All stowaways must be sacrificed to Risafeth, dragon goddess of the sea. Leo didn’t know that when he stowed away on Captain Sunan’s trading vessel. Really, all he was thinking about was the wrath of the Duke of Shippening that he was escaping. Sunan should have tossed him overboard, but the captain was aware of why Leo was running and willing to face the wrath of Risafeth to keep him safe.
Weighing in at 130 pages, Goddess Tithe is approximately a third the size of the average Goldstone Wood novel, making it a quick read and a wonderful side story that further fills in the world Stengl has created. The story takes place in the timeline of Veiled Rose, during a part of the journey the novel mostly skips over.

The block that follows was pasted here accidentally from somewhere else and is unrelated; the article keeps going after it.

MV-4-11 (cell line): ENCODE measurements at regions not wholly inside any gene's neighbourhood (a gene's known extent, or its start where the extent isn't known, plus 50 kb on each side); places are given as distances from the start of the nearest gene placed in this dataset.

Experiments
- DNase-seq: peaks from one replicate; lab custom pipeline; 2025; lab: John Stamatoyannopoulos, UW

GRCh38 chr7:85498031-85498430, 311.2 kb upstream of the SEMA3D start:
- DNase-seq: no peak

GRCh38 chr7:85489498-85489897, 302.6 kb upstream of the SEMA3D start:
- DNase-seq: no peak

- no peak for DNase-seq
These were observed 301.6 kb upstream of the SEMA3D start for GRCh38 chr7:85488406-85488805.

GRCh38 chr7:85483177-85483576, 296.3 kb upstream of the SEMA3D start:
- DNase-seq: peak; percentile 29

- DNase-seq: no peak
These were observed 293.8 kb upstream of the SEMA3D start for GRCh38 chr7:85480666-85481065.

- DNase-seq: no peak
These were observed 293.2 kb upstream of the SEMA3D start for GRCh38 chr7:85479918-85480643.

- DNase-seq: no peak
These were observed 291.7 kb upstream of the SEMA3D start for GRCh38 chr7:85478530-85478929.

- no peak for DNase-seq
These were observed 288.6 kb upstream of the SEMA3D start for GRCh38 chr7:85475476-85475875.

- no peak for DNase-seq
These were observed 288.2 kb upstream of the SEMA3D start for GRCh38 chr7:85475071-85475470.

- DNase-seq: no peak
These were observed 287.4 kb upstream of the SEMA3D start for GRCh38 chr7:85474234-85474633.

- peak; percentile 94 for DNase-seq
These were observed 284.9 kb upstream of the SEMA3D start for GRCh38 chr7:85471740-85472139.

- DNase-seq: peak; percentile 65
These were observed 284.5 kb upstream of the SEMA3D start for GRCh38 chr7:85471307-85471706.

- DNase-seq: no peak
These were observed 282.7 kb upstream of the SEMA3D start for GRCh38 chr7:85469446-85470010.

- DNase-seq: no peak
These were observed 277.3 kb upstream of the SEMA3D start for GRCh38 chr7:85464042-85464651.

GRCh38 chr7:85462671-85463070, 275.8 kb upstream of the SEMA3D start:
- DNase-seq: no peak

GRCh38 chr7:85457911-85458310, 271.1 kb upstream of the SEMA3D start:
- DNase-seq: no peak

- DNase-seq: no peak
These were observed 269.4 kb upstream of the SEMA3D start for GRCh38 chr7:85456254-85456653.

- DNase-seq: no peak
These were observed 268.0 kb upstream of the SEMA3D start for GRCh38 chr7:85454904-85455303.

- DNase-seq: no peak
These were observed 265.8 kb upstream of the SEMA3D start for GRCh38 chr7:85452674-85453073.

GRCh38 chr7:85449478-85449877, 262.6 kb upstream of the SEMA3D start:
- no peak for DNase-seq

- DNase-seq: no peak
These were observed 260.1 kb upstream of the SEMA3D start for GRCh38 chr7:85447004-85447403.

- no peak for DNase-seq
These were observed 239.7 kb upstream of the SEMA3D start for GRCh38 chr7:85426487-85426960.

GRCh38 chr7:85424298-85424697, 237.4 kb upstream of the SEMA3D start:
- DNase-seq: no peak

The novella follows Munny, a young cabinboy who is mentored by the old and wizened Tu Pich. The majority of the story follows Munny’s experiences on the ship, giving us further insight into Leo’s character as well as providing even more hints that Captain Sunan is more than just a captain. Above all, the story simply provides more depth to Stengl’s world. Again, I’m impressed with her ability to layer storylines. It’s not just the protagonist that matters. Every character is the protagonist of their own story and every character has a story worth telling. Just like life.
I’m sure an illustrated novella such as this was quite the experiment for Stengl. Fantasy novels provide fodder for endless stories and an excellent way for authors to capitalize on that is provide their fans with stories such as these—shorter length stories that might not connect as much to the overarching storyline but continue to provide the world with depth. Long live the mythos of Goldstone Wood!
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